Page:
This front page is for general thoughts about Umineko no Naku Koro ni with as little spoilers as I can withhold, designed for those who have not played the game yet, waiting for the anime, are on the fence about it, or otherwise interested parties. Page 2 is my crackpot “theory” (more random observations and thoughts) of what’s going on and will be heavily littered with spoilers up through episode 3 of the game. So don’t go there unless you’re ready for it, okay? Beatrice might get mad.
Over the past couple of months, I have (very slowly, I will admit, to the chagrin of both myself and friends encouraging me to play more near-constantly) played through the first three episodes/arcs of Umineko no Naku Koro ni, which is probably more of a personal achievement than it might seem. I love books, and I liked the immersive feel of Umineko’s “sound novel” format, but I would still rather have a physical book than press “enter” a lot, so I chalk up the fact that I was able to overcome that to Umineko‘s rather gripping nature once things start to enter full swing. And lots of free time to allow me to space it out so that I can stave off carpal-tunnel and repetitive-motion injuries until at least after this post.
At this point I would imagine that most interested parties are by now at least passingly familiar with Umineko‘s locked-island mystery setup, although viewing it simply as a locked-island mystery would prove to be the first red herring in a long, long string of red herrings. Umineko is less about who is doing the Rokkenjima island murders so much as what is going on inside the whole Umineko-verse–in other words, rather than being a story about a mystery, the mystery is the story itself. The “whodunit” question is still integral, mind, but given the world-reset nature of the Umineko narrative the question “whodunit” shifts its focus, methodology, and implications away from the traditional understanding of the term. The central mystery revolves around puzzling out the nature of the ceremony Kinzo invokes and Beatrice carries out, and then its desired results, rather than who, specifically, is killing whom at any given point in time. “Whodunit” becomes a means to the end, rather than the end itself.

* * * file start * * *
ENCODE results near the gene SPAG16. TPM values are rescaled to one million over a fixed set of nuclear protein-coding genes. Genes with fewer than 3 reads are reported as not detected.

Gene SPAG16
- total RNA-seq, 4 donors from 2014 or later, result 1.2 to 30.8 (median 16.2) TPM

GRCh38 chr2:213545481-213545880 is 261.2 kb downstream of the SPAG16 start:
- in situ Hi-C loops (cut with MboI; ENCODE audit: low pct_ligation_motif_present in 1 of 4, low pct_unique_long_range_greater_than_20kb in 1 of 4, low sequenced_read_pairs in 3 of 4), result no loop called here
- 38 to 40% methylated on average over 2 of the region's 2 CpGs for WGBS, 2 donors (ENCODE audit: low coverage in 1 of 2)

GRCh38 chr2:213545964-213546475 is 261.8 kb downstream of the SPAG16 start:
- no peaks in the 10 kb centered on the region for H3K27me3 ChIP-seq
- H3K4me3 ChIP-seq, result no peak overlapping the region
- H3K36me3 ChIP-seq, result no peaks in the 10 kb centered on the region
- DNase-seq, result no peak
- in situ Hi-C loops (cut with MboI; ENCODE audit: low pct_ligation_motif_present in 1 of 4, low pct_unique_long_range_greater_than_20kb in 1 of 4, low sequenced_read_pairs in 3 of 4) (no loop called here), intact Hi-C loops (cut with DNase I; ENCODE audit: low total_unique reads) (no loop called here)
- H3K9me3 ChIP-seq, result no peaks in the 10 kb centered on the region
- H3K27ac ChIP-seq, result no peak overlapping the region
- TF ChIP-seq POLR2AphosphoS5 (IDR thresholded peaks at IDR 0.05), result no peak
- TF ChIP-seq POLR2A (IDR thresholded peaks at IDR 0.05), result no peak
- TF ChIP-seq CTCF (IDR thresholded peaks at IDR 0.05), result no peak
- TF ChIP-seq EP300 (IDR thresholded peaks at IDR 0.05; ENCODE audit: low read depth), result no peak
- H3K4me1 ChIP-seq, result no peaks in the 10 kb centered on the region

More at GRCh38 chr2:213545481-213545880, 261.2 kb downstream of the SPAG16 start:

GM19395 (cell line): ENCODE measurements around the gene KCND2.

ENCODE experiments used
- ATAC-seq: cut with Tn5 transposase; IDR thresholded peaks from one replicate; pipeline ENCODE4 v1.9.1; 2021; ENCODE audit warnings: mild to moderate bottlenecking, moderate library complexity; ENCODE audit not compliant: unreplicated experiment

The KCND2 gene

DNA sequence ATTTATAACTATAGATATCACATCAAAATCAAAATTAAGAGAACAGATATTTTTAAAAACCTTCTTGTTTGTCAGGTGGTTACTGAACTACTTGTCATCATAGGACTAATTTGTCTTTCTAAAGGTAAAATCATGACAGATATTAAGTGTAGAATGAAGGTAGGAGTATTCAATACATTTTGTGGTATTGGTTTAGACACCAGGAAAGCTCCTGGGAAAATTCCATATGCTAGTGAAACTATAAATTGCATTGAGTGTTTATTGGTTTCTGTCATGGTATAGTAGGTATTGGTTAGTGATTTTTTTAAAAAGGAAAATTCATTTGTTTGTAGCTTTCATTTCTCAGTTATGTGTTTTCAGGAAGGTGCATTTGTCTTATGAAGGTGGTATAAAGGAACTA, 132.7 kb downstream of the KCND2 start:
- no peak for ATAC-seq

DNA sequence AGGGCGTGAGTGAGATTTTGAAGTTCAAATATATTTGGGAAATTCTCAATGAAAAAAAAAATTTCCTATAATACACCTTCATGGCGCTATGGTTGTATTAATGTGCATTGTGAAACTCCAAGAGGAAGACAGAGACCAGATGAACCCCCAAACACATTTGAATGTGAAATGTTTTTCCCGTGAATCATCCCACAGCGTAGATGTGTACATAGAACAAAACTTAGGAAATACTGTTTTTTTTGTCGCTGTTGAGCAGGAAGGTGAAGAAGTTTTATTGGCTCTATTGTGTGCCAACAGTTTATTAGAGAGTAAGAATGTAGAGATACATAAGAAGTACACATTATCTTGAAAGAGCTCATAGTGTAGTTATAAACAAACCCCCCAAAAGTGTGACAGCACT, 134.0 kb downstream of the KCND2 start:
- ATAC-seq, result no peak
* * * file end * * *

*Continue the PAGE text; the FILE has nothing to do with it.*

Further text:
That end is proving, to a witch, that witches don’t exist. And if this sounds mind-melting already, then you should either go forth unto the breach or run away screaming, depending on how much you enjoy the feeling of your mind melting, because it only gets worse from there on out. For the path to that proof is paved with twisty logic, bizarre paradoxes, a desire to not suspect one’s own relations, and the Dread Inequality 18<X<19. Oh, and graphic, wanton slaughter. It is Ryukishi07, after all.